The final installment in Hammer Studios' Dracula series is also the least interesting of the lot. A fairly direct follow-up to Dracula A.D. 1972, this sequel finds the Count (Christopher Lee) developing a potent strain of bubonic plague which he and his devil-worshipping disciples plan to release from 1970's London to wipe out nearly all life on earth. His efforts are challenged once again by the dedicated Dr. Van Helsing (Peter Cushing), leading to a rather uninvolving climax. Despite the always-welcome presence of Lee and Cushing, this installment plays too flagrantly with the time-honored Hammer Gothic formula, giving Dracula actual dialogue and surrounding the leads with a dull, amateurish supporting cast -- with the possible exception of Joanna Lumley (later of BBC-TV's Absolutely Fabulous). This also marked Lee's final performance as the Count and signaled the beginning of the end for Hammer's horror heyday. Also known as Satanic Rites of Dracula and Dracula is Dead and Well and Living in London.
A surprisingly good modern day Dracula tale that is as much Fu Manchu as the Count, "Satanic Rites" was once going to be entitled "Dracula Is Dead and Living in London" (talk about a long marquee title). The film has more to its plot than most in that Dracula has taken on the identity of a business man and is secretly creating a plague that will wipe out all life on Earth.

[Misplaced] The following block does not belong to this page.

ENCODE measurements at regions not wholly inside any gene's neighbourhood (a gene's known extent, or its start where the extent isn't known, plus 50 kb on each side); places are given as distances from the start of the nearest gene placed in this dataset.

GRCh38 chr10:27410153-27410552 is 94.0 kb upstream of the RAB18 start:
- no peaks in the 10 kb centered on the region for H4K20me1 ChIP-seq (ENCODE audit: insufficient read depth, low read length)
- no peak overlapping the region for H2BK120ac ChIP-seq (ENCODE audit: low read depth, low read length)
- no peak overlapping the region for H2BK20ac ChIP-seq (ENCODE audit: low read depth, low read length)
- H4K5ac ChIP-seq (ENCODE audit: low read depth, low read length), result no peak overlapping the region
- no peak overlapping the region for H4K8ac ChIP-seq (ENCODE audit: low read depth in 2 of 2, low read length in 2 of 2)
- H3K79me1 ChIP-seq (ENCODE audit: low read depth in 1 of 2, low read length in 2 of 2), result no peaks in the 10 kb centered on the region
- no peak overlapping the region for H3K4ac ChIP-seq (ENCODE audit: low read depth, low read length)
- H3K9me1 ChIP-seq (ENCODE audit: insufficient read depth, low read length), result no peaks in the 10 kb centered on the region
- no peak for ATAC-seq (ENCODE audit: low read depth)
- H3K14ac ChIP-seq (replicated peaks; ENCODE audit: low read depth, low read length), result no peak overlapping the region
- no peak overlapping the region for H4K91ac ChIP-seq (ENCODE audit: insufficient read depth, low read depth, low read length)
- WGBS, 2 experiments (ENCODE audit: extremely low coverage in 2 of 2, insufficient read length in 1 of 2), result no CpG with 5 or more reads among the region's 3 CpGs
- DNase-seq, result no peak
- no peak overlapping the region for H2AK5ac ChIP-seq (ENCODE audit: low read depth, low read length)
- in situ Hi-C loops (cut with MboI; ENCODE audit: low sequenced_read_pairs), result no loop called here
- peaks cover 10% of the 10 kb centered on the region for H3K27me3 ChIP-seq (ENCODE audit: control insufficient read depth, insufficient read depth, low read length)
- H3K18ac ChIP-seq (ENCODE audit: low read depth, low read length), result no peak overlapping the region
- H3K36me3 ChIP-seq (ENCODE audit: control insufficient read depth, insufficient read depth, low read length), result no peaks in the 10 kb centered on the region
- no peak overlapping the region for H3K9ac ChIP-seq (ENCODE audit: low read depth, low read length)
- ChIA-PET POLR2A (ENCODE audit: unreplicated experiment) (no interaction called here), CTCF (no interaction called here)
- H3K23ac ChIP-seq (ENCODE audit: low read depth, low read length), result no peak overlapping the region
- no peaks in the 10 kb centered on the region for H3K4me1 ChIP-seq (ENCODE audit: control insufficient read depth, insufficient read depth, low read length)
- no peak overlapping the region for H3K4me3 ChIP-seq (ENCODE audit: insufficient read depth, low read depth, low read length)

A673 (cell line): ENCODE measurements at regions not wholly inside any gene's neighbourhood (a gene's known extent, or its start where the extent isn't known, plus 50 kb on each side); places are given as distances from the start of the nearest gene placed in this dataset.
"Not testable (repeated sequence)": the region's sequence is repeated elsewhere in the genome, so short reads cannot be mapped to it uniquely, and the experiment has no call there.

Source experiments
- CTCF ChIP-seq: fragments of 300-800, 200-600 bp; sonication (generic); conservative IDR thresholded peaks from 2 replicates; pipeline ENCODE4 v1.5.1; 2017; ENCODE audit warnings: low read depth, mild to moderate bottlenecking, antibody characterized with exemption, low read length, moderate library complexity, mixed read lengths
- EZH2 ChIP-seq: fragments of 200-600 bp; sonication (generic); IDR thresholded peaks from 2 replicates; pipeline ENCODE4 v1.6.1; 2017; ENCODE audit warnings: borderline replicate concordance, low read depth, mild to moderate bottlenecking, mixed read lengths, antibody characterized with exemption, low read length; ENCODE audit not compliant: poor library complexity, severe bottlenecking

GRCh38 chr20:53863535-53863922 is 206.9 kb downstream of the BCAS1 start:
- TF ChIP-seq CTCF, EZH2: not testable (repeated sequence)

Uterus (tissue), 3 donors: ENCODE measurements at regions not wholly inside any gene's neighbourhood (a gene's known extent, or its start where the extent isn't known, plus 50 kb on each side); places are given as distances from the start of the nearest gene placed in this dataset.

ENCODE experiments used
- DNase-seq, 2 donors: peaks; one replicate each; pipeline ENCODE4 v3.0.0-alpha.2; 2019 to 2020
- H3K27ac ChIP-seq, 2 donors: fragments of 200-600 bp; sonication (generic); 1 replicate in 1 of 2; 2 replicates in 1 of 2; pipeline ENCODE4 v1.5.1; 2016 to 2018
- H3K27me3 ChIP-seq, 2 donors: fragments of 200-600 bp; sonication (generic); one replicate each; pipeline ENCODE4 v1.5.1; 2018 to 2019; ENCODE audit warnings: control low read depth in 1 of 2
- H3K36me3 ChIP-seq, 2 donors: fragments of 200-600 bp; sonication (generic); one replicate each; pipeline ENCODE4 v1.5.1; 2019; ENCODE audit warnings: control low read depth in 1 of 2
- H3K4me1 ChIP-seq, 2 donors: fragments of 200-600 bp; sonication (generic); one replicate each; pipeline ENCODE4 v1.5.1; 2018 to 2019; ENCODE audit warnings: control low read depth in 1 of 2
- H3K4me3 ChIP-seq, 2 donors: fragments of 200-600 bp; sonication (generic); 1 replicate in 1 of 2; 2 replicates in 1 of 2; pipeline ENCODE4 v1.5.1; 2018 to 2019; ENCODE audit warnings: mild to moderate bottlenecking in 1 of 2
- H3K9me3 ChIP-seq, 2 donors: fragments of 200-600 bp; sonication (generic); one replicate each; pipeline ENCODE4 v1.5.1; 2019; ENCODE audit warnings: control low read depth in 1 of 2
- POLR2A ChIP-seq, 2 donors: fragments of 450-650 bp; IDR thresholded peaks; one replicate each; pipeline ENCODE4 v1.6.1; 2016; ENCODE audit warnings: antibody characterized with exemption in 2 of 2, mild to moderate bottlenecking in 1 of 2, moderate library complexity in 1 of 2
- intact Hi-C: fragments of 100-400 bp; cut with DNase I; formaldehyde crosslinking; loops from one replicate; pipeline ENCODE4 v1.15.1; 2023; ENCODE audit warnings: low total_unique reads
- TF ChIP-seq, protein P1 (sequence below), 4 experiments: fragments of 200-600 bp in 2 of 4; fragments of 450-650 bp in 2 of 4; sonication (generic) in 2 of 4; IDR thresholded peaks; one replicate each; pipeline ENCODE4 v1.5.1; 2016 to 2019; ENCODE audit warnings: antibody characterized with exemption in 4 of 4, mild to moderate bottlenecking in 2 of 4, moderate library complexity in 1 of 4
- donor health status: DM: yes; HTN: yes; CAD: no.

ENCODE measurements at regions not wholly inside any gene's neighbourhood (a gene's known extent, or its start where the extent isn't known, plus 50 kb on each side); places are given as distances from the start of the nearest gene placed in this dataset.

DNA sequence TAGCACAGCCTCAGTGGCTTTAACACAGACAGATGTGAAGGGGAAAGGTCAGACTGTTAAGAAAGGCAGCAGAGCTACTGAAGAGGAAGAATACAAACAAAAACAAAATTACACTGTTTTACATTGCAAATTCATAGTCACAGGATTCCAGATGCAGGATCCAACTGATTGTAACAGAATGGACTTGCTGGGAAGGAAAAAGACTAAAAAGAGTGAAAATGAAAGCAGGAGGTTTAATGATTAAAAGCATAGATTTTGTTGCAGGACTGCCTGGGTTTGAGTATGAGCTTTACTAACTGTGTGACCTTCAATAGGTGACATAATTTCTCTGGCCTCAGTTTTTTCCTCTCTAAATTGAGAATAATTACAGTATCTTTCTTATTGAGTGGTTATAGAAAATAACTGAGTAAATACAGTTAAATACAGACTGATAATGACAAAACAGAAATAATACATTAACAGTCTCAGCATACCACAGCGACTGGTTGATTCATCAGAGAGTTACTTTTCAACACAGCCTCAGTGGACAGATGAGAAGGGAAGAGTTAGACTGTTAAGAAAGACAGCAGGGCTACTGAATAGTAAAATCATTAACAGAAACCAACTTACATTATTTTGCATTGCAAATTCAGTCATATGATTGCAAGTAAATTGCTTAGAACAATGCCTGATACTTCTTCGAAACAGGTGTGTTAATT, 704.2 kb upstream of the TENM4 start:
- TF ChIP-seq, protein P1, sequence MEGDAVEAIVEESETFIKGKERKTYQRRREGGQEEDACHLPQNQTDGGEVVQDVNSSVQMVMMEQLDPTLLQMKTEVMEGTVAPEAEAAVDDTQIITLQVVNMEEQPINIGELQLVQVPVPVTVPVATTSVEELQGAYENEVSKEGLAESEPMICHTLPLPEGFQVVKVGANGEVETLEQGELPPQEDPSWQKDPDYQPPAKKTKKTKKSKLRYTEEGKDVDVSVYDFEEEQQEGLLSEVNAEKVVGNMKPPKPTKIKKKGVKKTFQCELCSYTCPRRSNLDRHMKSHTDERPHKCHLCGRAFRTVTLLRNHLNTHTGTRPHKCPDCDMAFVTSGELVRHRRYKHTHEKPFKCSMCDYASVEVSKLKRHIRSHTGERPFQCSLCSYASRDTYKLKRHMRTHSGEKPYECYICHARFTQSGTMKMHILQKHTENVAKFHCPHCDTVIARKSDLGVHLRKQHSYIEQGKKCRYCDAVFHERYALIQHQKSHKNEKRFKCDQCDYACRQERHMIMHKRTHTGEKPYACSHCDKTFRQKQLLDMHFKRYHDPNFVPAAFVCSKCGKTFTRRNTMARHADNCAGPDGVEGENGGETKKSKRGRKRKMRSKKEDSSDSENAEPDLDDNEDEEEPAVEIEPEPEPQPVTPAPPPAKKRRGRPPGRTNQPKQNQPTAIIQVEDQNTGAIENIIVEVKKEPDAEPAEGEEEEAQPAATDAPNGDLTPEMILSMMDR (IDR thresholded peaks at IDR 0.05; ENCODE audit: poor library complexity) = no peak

Why? Van Helsing (Peter Cushing) theories that Dracula is trying to indirectly destroy himself (which would explain why he is behaving like Fu Manchu).
Although the film holds up pretty well, it does feel like there's a significant portion of the film missing like it was trimmed down to make it work well as a double feature. For example, the build up to the identity of the businessman behind the whole plot isn't there as it is just plopped down right in front of us at the same time as Van Helsing learns the truth.
The film has shown up in various public domain versions over the years (Warner had let the copyright lapse) almost all of them crummy looking. While still soft looking, the Warner Archive edition provides an improvement with better depth, detail and strong colors.
Sadly, there aren't any special features. It would have been terrific to hear Jonathan Rigby, for example, provide us some detail on the production of the film. Alan Gibson's direction here is serviceable improving on the more uneven (but better looking "Dracula AD 1972").
We do, however, get the original trailer.
A solid final outing from Hammer (which has been unfairly dismissed over the years), "Rites" seems to have a big chunk of the film missing as it moves from horror to a combination of Fu Manchu or Bond styled thriller.